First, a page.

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Should Students Be Paid for Their Internship Work?

September 01, 1996

Q My brother has been working for a major stock brokerage as a summer intern. He is not getting paid for the "internship," which will last only one summer--between the two years he is studying full time to get his MBA. The job earns no college credit, nor is it required for the MBA program.

Although the main reason for the job is to get his feet wet in the industry and to enhance his resume, isn't he entitled to receive at least the minimum wage?

--D.E., Tustin


A This presents a rather complicated issue. State and federal wage and hour laws permit business organizations to operate internship programs for students without requiring that those students be paid.

Some of the criteria used to determine whether the students must be paid include:

* Do the interns displace regular employees of the business?

* Does the business obtain any immediate advantage (as opposed to long-term "goodwill") from the internship program?

* Are the interns trained to perform specific jobs, or are they given a more general educational experience?

* Are interns guaranteed a job at the end of the internship?

* What is the actual understanding of the parties involved (which may be evidenced by advertisements for the internship) concerning whether there will be pay?

Essentially, if an internship program primarily benefits the intern and has some link to the intern's education (actual academic credit is not required), it is less likely to be considered an employment relationship for which wages would have to be paid. On the other hand, an employer cannot have unpaid interns perform the work of its regular employees, nor can it use an unpaid internship program to provide on-the-job training for its own future employees.

Depending upon how your brother's situation fits within these various tests, he may wish to contact the U.S. Labor Department or the California Division of Labor Standards Enforcement for further advice.

--James J. McDonald Jr.

Attorney, Fisher & Phillips

Labor law instructor, UC Irvine

Stating Federal Law on Hiring

Q I am a board member of a nonprofit corporation. Our existing bylaws, board policies and personnel manual contain no mention of the legal requirement that employers in the United States employ only citizens, legal residents or immigrants who have official U.S. approval to work. What are employers who want to obey the law in hiring supposed to do? A fellow board member suggested that putting language in the personnel manual about checking the work eligibility of applicants is foolish because the personnel manual is given out to people only after they are hired. But my thought is that this language would tell existing employees of our policy so they will "pre-screen" friends or relatives who inquire about possible employment with the agency. This will avoid embarrassment and wasted time for all concerned, as ineligible people will know not to apply.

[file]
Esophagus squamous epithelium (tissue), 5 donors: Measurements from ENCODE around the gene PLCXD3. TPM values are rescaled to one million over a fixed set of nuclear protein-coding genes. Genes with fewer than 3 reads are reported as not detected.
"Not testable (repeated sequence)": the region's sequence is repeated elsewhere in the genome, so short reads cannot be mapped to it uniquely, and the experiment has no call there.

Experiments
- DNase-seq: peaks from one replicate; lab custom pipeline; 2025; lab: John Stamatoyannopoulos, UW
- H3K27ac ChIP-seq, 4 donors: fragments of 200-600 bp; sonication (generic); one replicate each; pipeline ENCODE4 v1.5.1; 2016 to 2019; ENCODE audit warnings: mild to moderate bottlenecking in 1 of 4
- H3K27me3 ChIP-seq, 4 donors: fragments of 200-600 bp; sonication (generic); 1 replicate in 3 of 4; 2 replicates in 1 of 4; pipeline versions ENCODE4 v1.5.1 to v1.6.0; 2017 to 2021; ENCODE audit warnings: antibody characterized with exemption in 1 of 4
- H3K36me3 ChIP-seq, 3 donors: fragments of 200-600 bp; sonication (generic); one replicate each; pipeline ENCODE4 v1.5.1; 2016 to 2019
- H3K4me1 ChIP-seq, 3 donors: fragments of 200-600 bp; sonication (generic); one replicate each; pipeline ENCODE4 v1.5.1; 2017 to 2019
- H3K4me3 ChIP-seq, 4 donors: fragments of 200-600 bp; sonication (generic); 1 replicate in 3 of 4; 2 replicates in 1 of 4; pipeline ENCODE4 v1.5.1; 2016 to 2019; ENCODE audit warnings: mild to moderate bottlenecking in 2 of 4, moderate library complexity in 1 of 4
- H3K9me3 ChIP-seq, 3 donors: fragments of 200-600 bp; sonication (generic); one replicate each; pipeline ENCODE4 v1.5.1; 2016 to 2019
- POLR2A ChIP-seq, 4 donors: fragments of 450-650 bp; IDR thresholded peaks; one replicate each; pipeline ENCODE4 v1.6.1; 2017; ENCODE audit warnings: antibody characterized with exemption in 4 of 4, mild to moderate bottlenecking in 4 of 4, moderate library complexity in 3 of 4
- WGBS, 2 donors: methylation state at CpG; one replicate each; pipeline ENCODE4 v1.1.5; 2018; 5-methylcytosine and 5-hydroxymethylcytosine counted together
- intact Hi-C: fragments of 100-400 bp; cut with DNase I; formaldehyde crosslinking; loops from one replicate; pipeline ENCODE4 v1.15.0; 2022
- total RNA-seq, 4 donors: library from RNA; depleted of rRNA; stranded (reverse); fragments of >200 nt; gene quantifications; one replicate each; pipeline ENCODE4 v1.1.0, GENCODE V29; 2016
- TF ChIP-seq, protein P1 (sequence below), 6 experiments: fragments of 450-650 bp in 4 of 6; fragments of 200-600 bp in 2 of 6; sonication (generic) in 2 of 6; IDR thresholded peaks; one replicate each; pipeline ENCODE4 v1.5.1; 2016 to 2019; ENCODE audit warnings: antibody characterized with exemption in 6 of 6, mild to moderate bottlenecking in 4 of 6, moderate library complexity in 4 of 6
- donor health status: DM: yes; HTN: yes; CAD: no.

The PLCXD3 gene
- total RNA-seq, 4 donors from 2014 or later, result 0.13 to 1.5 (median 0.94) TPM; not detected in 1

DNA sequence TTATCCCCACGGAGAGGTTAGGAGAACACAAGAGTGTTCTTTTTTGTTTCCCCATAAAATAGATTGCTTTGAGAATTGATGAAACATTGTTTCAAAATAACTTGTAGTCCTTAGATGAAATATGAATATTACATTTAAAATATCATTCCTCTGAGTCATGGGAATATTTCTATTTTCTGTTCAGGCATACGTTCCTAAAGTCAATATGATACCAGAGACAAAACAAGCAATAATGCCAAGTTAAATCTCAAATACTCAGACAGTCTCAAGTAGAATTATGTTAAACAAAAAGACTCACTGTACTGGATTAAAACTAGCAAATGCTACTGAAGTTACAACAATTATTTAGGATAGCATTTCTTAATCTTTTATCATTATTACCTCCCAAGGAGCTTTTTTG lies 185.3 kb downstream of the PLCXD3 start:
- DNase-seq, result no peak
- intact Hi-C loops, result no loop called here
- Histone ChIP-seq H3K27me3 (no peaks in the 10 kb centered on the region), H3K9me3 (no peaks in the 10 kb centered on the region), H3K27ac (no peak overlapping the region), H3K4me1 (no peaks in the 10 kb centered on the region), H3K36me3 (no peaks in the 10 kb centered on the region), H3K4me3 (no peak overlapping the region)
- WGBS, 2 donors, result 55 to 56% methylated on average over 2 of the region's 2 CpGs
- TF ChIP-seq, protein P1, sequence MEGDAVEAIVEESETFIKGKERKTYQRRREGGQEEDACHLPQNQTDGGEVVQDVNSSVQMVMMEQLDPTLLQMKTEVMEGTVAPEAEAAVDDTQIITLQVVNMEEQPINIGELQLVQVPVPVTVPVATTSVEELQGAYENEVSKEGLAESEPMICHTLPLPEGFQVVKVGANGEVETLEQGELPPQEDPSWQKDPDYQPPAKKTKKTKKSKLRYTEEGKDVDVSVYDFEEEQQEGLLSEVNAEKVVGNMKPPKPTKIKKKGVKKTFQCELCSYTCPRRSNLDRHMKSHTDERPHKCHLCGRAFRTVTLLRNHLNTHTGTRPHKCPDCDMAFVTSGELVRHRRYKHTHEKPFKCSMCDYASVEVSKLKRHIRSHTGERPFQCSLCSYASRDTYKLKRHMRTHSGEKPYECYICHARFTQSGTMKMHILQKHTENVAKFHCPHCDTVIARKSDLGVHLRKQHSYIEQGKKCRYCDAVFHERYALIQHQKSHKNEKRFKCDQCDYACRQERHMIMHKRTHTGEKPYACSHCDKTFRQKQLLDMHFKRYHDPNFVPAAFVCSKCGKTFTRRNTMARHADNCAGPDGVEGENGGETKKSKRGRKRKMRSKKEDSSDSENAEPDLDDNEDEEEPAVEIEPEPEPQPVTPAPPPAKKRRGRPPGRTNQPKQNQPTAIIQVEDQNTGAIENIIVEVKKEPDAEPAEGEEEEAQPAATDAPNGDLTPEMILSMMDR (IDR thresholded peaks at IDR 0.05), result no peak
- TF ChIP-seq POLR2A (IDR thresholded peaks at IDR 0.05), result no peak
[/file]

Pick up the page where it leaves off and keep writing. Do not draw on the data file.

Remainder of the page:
--R.B., Los Angeles


A The federal Immigration and Control Act requires that employers hire only people legally entitled to work in the United States and specifies the kind of information that employers should seek from new employees in order to comply with these obligations.

I agree with you that there is nothing foolish about stating in your organization's handbook that you will comply with the requirements of the law. Many employers do so for a variety of reasons, including the one that you cite.

--Michael A. Hood

Employment law attorney

Paul, Hastings, Janofsky & Walker

Forwarding 401(k) Funds to Plan

Q I work for a local hospital that allows employees to contribute up to 15% of pay to a 401(k) plan. The plan is managed by a contract company. The employer deducts my 401(k) contribution from every paycheck and holds the money for two to three months before sending it to the contract company to buy mutual funds.

Is this legal? Is there anything I can do about the situation?

--J.W., La Habra


A An employer is required to forward 401(k) contributions as soon as the money can reasonably be segregated from the employer's other assets, but not later than 90 days after the amounts are withheld from an employee paycheck. The Labor Department has made it very clear that an employer cannot automatically hold on to those funds for 90 days before forwarding them to the plan. Indeed, it is almost inconceivable that it would take two or three months to segregate an employee's contributions and send them to the plan.

As your first step, send a letter to your employer requesting that it forward the funds to the plan on a more timely basis. If that fails, you can contact the Labor Department's office in Pasadena for assistance.

Starting in February, an employer will have less time to forward an employee's contributions to the plan: New rules will require that the employee's contributions be forwarded within 15 business days after the end of the month in which the money was withheld from the employee's paycheck.

--Kirk F. Maldonado

Employee benefits attorney

Riordan & McKinzie

The Shop Talk column is designed to answer questions of general interest. It should not be construed as legal advice. If you have a question about an on-the-job situation, please mail it to Shop Talk, Los Angeles Times, P.O. Box 2008, Costa Mesa, CA 92626; dictate it to (714) 966-7873; or e-mail it to Include your initials and hometown. The Shop Talk column is designed to answer questions of general interest. It should not be construed as legal advice.

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